Education has been extensively considered an influential factor in the modulation of interindividual differences in cognitive performance and cerebral structure. Consequently, education has been linked to the concept of reserve, which refers to an unspecified aspect of brain structure or function that enables people with more education to cope better with brain pathology or age-related changes. Nevertheless, the education-related neural mechanisms involved in reserve are still not completely understood. In this study, 150 healthy subjects were submitted to a comprehensive sociodemographic, clinical and cognitive assessment, and a high-resolution structural MRI and diffusion tensor imaging scan protocol. Data of micro- (mean diffusivity, MD) and macro- (volume) structural changes of six bilateral deep gray matter structures (thalamus, caudate nucleus, putamen, hippocampus, amygdala, and globus pallidus) were analyzed with reference to years of formal education. Results show that decreased MD in both left and right hippocampi was the only structural parameter that, along with decreasing age, significantly correlated with higher education. The present findings suggest that the hippocampal formation might be one site where education-mediated microstructural changes occur, possibly compensating for cognitive decline. Hum Brain Mapp, 2011. © 2010 Wiley-Liss, Inc.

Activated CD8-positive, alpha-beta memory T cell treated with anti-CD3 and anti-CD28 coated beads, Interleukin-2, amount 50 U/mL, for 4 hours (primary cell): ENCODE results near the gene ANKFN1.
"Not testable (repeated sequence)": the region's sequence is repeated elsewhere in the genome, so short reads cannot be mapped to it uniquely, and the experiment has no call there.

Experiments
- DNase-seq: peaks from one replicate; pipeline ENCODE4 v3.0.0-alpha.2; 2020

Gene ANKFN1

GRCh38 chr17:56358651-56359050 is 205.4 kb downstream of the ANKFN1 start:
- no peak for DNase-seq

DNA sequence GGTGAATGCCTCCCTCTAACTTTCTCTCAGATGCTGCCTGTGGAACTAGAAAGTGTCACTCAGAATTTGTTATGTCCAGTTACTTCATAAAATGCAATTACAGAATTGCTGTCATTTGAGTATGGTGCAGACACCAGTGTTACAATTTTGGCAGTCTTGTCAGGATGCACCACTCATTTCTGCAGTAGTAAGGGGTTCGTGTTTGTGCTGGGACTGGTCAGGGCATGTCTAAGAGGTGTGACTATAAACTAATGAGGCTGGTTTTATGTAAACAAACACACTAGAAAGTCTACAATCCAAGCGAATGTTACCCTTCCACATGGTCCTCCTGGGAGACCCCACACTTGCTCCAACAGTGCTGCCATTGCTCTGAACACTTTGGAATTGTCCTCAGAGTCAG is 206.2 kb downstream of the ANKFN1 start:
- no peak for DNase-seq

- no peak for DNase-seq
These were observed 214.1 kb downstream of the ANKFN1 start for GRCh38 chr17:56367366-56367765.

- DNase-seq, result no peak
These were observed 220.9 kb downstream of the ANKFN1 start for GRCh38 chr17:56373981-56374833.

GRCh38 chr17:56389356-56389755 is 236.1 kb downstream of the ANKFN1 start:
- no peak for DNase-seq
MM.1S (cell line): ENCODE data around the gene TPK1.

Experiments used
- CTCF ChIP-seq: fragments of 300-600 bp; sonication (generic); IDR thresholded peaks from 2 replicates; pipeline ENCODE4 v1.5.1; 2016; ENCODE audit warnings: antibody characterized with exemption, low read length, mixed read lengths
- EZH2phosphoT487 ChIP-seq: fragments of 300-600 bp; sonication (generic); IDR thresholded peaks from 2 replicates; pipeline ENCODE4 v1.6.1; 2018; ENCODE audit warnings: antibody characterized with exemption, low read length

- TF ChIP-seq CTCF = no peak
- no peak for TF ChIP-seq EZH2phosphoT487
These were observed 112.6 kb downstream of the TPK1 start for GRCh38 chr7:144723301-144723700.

- Cognitive reserve
- Neural reserve
ASJC Scopus subject areas
- Clinical Neurology
- Radiology Nuclear Medicine and imaging
- Radiological and Ultrasound Technology